The Al-Aqsa Mosque compound on May 21 witnessed clashes between Israeli police, who re-stormed mosque grounds, and young Palestinians after they organized a demonstration in which they chanted solidarity with the resistance in Gaza and with Deif. Rocks were thrown at the police.
Hamdan said Hamas and the other Palestinian factions are monitoring the extent of Israel’s abidance by the agreement, stressing that they will not hesitate to respond to any Israeli violation, specifically with regard to the issue of Sheikh Jarrah and storming the Al-Aqsa Mosque.
Palestinians in the Gaza Strip and the West Bank spontaneously celebrated the cease-fire and what they called a “victory” over Israel in the streets of the cities. They distributed sweets and set off fireworks.
An Egyptian member of parliament told Al-Monitor on condition of anonymity that Egypt and the administration of US President Joe Biden exerted huge pressure on both sides for de-escalation ahead of the cease-fire agreement announced on the evening of May 20.
He said the intransigence of both Hamas and Israel delayed the announcement of the cease-fire for 24 hours, as it was supposed to be announced on the evening of May 19. He said the agreement is tenuous and needs to be monitored and entrenched by the Egyptian intelligence service.
Biden said May 20 that Egypt and other countries had made remarkable efforts in putting together the cease-fire agreement. He promised to help Israel resupply the Iron Dome system that intercepts missiles fired from the Gaza Strip.
Palestinians woke up on the morning of May 21 in the Gaza Strip and inspected the extent of destruction that befell homes, other structures and infrastructure while civil defense teams resumed searches for some of the missing under the rubble. The civil defense forces and volunteer groups also began removing rubble.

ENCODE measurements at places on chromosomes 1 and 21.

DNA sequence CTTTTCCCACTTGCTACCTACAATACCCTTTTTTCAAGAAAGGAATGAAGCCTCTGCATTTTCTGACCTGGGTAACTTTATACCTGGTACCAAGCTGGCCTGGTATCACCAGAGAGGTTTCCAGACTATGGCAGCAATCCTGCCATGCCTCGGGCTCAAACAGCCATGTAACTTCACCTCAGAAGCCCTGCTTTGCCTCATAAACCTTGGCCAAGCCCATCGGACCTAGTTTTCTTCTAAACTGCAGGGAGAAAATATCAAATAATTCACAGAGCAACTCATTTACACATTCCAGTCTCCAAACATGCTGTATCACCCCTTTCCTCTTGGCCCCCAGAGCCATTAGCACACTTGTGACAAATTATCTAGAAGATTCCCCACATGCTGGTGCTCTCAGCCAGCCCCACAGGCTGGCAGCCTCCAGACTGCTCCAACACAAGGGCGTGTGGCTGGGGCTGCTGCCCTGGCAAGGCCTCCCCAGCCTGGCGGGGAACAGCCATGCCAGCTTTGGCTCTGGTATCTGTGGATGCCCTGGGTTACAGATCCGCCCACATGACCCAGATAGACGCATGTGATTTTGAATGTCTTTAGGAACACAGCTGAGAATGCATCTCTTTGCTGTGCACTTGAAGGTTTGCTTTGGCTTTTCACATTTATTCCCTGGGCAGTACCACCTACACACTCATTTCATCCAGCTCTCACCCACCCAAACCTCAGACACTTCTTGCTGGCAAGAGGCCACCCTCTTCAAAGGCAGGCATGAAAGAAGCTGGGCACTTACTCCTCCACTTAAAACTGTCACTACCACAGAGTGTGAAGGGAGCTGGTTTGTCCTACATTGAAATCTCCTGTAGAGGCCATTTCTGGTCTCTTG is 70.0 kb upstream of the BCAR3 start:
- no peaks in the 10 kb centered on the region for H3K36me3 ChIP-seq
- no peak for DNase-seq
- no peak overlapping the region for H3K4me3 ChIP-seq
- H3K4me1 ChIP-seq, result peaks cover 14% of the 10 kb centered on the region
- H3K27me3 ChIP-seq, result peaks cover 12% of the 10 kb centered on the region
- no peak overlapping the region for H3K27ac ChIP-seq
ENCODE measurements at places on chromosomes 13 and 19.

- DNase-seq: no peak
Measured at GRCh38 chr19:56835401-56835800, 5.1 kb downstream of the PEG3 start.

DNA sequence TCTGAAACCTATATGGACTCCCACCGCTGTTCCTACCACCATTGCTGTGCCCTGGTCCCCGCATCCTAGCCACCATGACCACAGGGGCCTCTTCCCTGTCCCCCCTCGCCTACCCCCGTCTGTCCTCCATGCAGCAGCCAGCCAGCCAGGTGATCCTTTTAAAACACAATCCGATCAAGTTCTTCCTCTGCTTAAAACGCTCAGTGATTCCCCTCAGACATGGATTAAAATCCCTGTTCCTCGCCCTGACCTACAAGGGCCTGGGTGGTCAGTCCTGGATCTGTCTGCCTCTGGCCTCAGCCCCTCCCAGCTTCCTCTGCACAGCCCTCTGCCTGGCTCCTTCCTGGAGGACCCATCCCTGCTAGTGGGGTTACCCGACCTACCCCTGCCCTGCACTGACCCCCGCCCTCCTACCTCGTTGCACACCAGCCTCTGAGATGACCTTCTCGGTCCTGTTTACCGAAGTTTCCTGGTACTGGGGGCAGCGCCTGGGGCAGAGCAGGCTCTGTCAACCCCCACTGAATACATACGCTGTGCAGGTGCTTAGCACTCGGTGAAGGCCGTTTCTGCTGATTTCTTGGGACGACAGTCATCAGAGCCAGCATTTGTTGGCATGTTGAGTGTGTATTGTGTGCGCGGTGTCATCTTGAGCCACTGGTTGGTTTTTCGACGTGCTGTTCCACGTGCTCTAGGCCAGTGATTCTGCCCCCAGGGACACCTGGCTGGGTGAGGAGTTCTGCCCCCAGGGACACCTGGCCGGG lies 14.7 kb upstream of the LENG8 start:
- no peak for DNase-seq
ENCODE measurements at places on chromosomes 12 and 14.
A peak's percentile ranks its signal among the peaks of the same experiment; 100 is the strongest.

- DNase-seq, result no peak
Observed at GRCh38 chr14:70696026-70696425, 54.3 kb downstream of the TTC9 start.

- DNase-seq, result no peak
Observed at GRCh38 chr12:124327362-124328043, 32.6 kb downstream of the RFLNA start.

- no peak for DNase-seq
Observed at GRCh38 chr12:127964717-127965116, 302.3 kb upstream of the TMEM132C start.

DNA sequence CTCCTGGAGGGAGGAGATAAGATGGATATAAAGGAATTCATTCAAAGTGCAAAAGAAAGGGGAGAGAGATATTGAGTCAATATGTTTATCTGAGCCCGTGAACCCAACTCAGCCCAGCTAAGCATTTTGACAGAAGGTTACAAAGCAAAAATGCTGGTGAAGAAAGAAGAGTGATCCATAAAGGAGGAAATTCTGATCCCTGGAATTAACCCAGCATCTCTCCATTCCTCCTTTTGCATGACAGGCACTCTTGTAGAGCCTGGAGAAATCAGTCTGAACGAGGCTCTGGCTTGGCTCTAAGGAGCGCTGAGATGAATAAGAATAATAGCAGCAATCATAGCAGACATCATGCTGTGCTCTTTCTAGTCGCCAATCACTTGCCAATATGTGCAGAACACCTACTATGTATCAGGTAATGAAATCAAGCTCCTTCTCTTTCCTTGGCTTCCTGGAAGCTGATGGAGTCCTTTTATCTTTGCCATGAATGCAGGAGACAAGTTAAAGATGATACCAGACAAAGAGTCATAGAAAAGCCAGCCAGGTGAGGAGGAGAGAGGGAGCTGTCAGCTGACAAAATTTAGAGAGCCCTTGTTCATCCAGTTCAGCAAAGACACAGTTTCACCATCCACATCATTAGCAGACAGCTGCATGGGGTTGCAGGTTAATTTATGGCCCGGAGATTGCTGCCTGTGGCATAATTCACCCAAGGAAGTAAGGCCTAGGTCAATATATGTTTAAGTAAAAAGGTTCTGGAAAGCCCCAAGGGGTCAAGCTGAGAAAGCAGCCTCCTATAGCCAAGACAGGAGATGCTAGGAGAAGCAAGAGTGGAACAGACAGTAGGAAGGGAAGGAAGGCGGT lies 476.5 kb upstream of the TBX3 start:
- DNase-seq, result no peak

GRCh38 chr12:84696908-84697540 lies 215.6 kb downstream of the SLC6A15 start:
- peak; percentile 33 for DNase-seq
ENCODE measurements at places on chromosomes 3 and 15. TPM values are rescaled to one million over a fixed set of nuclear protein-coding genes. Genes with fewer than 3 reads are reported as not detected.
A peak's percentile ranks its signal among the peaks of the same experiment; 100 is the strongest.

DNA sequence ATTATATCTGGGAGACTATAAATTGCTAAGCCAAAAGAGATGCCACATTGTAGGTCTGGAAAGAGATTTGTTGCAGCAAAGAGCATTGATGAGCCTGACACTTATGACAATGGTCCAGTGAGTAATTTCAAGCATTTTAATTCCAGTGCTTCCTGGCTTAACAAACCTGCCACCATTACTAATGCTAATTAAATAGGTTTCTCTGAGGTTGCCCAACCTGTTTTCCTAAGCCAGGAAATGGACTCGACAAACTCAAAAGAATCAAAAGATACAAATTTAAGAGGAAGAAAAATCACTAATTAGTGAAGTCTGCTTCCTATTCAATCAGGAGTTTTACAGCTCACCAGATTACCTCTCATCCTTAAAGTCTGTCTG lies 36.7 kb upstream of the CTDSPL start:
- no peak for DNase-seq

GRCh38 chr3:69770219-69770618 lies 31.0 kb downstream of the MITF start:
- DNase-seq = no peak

Political analyst and former editor-in-chief of Felesteen newspaper Mustafa Al-Sawaf told Al-Monitor that the cease-fire is still fragile. He said the Palestinian factions, particularly Hamas, have the means to bind Israel to the agreement through their military strength.
He said Hamas accomplished a lot during this military round, mainly by stirring the streets in the West Bank and inside Israel in a popular uprising against Israeli soldiers and police. It also created a state of regional and international sympathy, not to mention its military achievements in its continued massive firing of rockets toward Israel.
Ibrahim Al-Madhoun, a political analyst close to Hamas and the head of the Youth Media Center, told Al-Monitor that Israel has no choice but to abide by the agreement in light of international pressure to stop the destruction and killing of civilians in the Gaza Strip. He also said that the objectives of the Israeli army in the Gaza Strip have been exhausted.
He said Hamas and the factions only used a fraction of their military strength during the round of military escalation. They achieved objectives they were after and appeared as the leaders of the Palestinian national project — supplanting the Palestinian Authority — by defending the Al-Aqsa Mosque and Jerusalem against Israeli attacks.
Both parties have so far abided by the cease-fire agreement in terms of airstrikes and rocket fire, and Palestinians in the Gaza Strip were gradually starting to return to normal life.